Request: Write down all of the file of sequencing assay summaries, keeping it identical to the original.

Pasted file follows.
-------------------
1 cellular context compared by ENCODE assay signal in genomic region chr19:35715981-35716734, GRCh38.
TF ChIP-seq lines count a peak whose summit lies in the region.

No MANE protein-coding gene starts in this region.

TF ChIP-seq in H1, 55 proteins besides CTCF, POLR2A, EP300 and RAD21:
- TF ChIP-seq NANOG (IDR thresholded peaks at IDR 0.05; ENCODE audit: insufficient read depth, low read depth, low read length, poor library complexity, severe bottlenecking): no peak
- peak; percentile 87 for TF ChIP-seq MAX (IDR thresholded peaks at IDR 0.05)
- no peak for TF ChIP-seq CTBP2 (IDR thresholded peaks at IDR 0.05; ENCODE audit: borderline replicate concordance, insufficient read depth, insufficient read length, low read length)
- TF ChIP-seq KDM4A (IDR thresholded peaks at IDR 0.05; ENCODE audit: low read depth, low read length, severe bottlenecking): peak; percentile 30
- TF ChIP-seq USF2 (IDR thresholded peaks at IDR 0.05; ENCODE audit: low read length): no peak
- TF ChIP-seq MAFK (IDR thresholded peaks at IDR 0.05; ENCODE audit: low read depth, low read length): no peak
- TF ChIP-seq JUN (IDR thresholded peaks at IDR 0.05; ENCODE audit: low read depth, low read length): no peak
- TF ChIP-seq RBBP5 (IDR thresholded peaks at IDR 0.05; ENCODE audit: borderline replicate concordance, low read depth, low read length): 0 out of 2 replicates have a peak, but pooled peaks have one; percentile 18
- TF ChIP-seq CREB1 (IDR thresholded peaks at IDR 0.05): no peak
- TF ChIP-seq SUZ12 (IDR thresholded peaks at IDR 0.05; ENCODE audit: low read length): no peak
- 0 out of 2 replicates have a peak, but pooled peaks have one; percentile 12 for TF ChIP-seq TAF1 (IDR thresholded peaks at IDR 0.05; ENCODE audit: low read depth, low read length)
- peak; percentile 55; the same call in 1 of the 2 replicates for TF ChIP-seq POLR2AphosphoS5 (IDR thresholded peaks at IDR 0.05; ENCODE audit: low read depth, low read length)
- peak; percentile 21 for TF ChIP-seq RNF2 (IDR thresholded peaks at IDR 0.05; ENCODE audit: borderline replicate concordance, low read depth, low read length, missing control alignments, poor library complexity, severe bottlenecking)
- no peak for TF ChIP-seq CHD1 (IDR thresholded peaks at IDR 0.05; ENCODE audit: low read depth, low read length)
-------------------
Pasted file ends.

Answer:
1 cellular context compared by ENCODE assay signal in genomic region chr19:35715981-35716734, GRCh38.
TF ChIP-seq lines count a peak whose summit lies in the region.

No MANE protein-coding gene starts in this region.

TF ChIP-seq in H1, 55 proteins besides CTCF, POLR2A, EP300 and RAD21:
- TF ChIP-seq NANOG (IDR thresholded peaks at IDR 0.05; ENCODE audit: insufficient read depth, low read depth, low read length, poor library complexity, severe bottlenecking): no peak
- peak; percentile 87 for TF ChIP-seq MAX (IDR thresholded peaks at IDR 0.05)
- no peak for TF ChIP-seq CTBP2 (IDR thresholded peaks at IDR 0.05; ENCODE audit: borderline replicate concordance, insufficient read depth, insufficient read length, low read length)
- TF ChIP-seq KDM4A (IDR thresholded peaks at IDR 0.05; ENCODE audit: low read depth, low read length, severe bottlenecking): peak; percentile 30
- TF ChIP-seq USF2 (IDR thresholded peaks at IDR 0.05; ENCODE audit: low read length): no peak
- TF ChIP-seq MAFK (IDR thresholded peaks at IDR 0.05; ENCODE audit: low read depth, low read length): no peak
- TF ChIP-seq JUN (IDR thresholded peaks at IDR 0.05; ENCODE audit: low read depth, low read length): no peak
- TF ChIP-seq RBBP5 (IDR thresholded peaks at IDR 0.05; ENCODE audit: borderline replicate concordance, low read depth, low read length): 0 out of 2 replicates have a peak, but pooled peaks have one; percentile 18
- TF ChIP-seq CREB1 (IDR thresholded peaks at IDR 0.05): no peak
- TF ChIP-seq SUZ12 (IDR thresholded peaks at IDR 0.05; ENCODE audit: low read length): no peak
- 0 out of 2 replicates have a peak, but pooled peaks have one; percentile 12 for TF ChIP-seq TAF1 (IDR thresholded peaks at IDR 0.05; ENCODE audit: low read depth, low read length)
- peak; percentile 55; the same call in 1 of the 2 replicates for TF ChIP-seq POLR2AphosphoS5 (IDR thresholded peaks at IDR 0.05; ENCODE audit: low read depth, low read length)
- peak; percentile 21 for TF ChIP-seq RNF2 (IDR thresholded peaks at IDR 0.05; ENCODE audit: borderline replicate concordance, low read depth, low read length, missing control alignments, poor library complexity, severe bottlenecking)
- no peak for TF ChIP-seq CHD1 (IDR thresholded peaks at IDR 0.05; ENCODE audit: low read depth, low read length)